Lymphatic filariasis in 2016 in American Samoa: Identifying clustering and hotspots using non-spatial and three spatial analytical methods

Kinley Wangdi, Meru Sheel, Saipale Fuimaono, Patricia M Graves, Colleen L Lau

Research output: Contribution to journalArticlepeer-review


BACKGROUND: American Samoa completed seven rounds of mass drug administration from 2000-2006 as part of the Global Programme to Eliminate Lymphatic Filariasis (LF). However, resurgence was confirmed in 2016 through WHO-recommended school-based transmission assessment survey and a community-based survey. This paper uses data from the 2016 community survey to compare different spatial and non-spatial methods to characterise clustering and hotspots of LF.

METHOD: Non-spatial clustering of infection markers (antigen [Ag], microfilaraemia [Mf], and antibodies (Ab [Wb123, Bm14, Bm33]) was assessed using intra-cluster correlation coefficients (ICC) at household and village levels. Spatial dependence, clustering and hotspots were examined using semivariograms, Kulldorf's scan statistic and Getis-Ord Gi* statistics based on locations of surveyed households.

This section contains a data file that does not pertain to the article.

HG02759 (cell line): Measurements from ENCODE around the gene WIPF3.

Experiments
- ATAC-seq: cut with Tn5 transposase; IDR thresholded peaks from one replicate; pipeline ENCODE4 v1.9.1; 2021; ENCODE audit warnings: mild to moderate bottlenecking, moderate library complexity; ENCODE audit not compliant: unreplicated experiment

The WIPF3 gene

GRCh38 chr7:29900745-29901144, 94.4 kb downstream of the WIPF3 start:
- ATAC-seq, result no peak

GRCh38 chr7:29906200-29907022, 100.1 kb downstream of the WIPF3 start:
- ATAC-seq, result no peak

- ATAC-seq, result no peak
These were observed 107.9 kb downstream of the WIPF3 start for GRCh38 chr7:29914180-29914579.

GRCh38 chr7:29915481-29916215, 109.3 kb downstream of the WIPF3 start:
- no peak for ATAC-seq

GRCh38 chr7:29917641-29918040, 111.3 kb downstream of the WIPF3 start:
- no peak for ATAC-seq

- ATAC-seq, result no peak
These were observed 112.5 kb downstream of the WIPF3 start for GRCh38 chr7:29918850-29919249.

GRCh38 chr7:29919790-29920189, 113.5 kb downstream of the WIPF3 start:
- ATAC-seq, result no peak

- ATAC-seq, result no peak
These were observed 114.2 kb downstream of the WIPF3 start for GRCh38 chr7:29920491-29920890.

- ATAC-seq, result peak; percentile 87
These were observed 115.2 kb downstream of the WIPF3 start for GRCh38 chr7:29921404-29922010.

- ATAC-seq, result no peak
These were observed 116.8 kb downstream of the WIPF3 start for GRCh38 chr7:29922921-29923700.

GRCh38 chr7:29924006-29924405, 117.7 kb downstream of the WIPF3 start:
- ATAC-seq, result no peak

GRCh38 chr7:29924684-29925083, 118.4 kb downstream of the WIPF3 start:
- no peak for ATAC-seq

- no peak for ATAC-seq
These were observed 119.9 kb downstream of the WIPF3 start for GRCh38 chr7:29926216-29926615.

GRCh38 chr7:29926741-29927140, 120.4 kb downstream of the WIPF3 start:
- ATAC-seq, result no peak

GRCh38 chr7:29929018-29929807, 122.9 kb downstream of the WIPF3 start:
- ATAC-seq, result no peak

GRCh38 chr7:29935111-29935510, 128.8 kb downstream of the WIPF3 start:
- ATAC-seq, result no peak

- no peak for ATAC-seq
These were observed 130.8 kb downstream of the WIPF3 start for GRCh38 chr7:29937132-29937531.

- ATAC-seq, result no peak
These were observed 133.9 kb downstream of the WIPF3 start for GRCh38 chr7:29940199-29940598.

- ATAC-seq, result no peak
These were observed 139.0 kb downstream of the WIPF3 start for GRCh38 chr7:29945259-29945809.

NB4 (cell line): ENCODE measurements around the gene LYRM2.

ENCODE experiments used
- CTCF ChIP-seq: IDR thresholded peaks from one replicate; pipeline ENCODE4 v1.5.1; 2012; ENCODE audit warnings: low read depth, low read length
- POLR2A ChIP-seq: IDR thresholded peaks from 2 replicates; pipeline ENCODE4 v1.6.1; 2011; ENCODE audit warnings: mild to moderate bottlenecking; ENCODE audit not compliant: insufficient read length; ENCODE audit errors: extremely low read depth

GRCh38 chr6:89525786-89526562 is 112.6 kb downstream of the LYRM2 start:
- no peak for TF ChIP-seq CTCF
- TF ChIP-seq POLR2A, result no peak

RESULTS: The survey included 2671 persons (750 households, 730 unique locations in 30 villages). ICCs were higher at household (0.20-0.69) than village levels (0.10-0.30) for all infection markers. Semivariograms identified significant spatial dependency for all markers (range 207-562 metres). Using Kulldorff's scan statistic, significant spatial clustering was observed in two previously known locations of ongoing transmission: for all markers in Fagali'i and all Abs in Vaitogi. Getis-Ord Gi* statistic identified hotspots of all markers in Fagali'i, Vaitogi, and Pago Pago-Anua areas. A hotspot of Ag and Wb123 Ab was identified around the villages of Nua-Seetaga-Asili. Bm14 and Bm33 Ab hotspots were seen in Maleimi and Vaitogi-Ili'ili-Tafuna.

CONCLUSION: Our study demonstrated the utility of different non-spatial and spatial methods for investigating clustering and hotspots, the benefits of using multiple infection markers, and the value of triangulating results between methods.

Original languageEnglish
Article numbere0010262
Pages (from-to)1-21
Number of pages21
JournalPLoS Neglected Tropical Diseases
Issue number3
Publication statusPublished - Mar 2022
Externally publishedYes


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